A guest post by Verena Sesin, Steering Committee member of the SETAC Global Plants Interest Group

From our backyards, to parks, nature areas, and agriculture – plants surround us! We often forget that plants not only look pretty, but they are also vital for our daily lives. Plants are key parts of aquatic and terrestrial ecosystems. In rivers, wetlands, grasslands, forests, agricultural fields, and various other habitats, plants provide shelter and food for many animals, from tiny microbes and invertebrates, to large mammals – including us humans. And, don’t forget, plants use the light energy from the sun to produce macromolecules and oxygen – a very special skill that supports all life on our planet. Continue reading

Can Polymers Represent an Aquatic Risk—What’s Known and Unknown?

The following post is one of a series previewing the research that will be presented at the SETAC Europe Annual Meeting, held virtually as SciCon (3–7 May 2020, formerly to be held in Dublin, Ireland).

A guest post by Hans Sanderson, Anna Magdalene, Brun Hansen, Scott Belanger, Kristin Connors, and Monica Lam

Polymers are most known for their use in plastics (e.g., polypropylene), and while it is true that all plastics are polymers, it is not true that all polymers are plastics. Polymers have a much wider range of origins and uses and contain a wide variety of materials with differing structural attributes, functionalization, and physical and chemical properties.

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Desert Locusts: Unprecedented Swarms Destroy Farmland and Intensify Food Insecurity in East Africa and Beyond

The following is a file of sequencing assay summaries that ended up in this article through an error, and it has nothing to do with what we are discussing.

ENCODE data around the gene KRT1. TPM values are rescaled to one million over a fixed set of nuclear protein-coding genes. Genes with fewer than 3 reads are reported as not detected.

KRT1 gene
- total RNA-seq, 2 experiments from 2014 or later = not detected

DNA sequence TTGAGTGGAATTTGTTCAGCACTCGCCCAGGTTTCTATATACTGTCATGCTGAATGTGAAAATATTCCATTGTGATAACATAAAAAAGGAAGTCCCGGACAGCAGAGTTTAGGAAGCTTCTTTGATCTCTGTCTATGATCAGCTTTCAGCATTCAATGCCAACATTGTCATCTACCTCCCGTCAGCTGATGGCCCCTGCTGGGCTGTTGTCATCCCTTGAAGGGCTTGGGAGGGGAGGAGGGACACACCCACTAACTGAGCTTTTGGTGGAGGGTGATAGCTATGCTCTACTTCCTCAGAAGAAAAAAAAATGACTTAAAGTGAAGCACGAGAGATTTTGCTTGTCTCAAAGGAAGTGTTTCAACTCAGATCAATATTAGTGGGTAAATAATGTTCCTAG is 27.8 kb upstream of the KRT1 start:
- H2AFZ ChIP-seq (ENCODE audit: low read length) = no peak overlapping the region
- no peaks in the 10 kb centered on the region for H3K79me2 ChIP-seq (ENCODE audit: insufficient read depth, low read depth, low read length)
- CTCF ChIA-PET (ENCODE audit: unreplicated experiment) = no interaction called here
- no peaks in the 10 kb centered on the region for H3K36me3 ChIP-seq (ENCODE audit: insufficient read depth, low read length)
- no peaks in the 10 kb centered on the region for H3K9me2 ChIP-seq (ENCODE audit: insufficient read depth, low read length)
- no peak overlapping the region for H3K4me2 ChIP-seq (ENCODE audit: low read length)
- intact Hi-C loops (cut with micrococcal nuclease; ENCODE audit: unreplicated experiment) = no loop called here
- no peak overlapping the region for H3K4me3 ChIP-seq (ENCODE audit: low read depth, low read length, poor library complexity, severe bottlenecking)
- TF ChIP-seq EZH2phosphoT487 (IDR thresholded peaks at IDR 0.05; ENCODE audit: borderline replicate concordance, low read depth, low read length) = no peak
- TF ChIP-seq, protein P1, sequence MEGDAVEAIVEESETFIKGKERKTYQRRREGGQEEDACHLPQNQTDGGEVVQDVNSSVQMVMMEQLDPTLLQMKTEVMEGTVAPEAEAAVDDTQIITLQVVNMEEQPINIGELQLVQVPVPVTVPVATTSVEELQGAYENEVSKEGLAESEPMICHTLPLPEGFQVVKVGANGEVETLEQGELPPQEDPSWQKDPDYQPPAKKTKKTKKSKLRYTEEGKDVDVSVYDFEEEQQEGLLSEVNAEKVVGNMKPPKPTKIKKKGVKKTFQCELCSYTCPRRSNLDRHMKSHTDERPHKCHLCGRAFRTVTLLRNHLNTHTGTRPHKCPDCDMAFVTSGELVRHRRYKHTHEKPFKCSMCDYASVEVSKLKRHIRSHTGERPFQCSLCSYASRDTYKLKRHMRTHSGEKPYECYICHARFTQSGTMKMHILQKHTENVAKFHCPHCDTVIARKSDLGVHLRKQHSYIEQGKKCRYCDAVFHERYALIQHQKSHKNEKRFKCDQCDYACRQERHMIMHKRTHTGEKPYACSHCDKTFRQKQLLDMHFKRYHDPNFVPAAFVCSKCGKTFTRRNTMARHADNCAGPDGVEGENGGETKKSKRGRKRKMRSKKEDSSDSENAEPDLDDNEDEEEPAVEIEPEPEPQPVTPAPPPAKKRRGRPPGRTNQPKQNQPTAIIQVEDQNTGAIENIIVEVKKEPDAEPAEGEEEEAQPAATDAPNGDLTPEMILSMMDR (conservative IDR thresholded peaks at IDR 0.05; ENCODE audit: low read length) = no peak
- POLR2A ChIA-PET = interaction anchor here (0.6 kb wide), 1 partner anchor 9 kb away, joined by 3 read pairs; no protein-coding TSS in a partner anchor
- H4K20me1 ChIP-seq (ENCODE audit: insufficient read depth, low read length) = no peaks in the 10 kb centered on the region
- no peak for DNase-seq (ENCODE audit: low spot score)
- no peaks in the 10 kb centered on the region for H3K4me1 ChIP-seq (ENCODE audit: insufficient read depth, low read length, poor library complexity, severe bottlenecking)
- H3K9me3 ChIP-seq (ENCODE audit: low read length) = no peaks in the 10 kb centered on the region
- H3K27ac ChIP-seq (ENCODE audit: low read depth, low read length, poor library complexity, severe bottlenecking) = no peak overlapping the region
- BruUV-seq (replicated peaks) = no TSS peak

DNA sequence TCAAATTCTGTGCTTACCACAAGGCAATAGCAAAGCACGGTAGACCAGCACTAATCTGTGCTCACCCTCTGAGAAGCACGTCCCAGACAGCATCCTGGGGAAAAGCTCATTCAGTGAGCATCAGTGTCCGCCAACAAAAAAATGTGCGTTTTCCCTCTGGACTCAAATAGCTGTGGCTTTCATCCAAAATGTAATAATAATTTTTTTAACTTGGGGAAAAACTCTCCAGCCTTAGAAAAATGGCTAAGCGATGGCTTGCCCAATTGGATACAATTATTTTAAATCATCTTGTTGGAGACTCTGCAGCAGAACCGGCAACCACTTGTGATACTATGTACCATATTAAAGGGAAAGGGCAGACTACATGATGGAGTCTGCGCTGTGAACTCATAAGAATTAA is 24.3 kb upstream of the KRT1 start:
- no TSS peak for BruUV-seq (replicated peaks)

By Roberta Attanasio, IEAM Blog Editor

Locusts—the oldest migratory pests in the world—are decimating crops and threatening food security in East Africa. Unlike ordinary grasshoppers, these pests gregarize and migrate over long distances. The most devastating of all locust species is the desert locust (Schistocerca gregaria), which is currently swarming at extraordinary levels. According to the latest update (5 March 2020) provided by Locust Watch, “The situation remains extremely alarming in the Horn of Africa, specifically Kenya, Ethiopia and Somalia where widespread breeding is in progress and new swarms are starting to form, representing an unprecedented threat to food security and livelihoods at the beginning of the upcoming cropping season.” Continue reading

Achievement of UN Sustainable Development Goals at the Local Level May Shift Across Time and Geographical Areas

By Roberta Attanasio, IEAM Blog Editor

In 2015, the 193 Member States of the United Nations agreed upon a blueprint to end poverty, fight inequality, and protect the environment. Governments promised to meet 17 global sustainable development goals by 2030, thus establishing the Sustainable Development Agenda and a to-do list for people and planet. With only 10 years left until the deadline, assessing the progress towards the achievement of the UN Sustainable Development Goals (SDGs) is of the utmost importance to guide policy development and implementation.